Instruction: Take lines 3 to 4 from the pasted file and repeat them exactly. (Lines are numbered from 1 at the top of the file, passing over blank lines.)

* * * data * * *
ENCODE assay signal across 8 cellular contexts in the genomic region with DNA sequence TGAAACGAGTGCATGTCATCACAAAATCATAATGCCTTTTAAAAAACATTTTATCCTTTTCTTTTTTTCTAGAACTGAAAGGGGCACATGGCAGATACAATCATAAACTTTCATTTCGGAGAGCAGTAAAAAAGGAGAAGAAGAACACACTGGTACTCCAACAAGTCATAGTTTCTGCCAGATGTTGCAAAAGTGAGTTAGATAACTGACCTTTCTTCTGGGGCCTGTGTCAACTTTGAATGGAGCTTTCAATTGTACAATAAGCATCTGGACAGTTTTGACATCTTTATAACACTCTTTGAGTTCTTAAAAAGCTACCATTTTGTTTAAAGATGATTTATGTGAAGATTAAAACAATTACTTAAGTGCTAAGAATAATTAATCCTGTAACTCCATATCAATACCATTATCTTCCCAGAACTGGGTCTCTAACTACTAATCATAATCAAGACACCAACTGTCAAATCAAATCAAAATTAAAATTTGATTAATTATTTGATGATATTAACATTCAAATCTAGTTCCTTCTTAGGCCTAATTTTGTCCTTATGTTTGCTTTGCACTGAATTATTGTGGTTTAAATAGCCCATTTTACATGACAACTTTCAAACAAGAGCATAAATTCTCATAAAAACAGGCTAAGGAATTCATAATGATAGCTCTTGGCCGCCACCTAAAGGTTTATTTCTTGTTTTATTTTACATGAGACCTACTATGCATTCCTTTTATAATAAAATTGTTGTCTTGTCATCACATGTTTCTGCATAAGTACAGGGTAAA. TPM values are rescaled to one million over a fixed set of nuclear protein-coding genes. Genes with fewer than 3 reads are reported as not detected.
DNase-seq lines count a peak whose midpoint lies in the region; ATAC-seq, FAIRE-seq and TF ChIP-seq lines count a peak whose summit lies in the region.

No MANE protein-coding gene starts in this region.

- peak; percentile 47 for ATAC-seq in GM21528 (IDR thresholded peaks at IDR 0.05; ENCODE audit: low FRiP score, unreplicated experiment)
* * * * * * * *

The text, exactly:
No MANE protein-coding gene starts in this region.

- peak; percentile 47 for ATAC-seq in GM21528 (IDR thresholded peaks at IDR 0.05; ENCODE audit: low FRiP score, unreplicated experiment)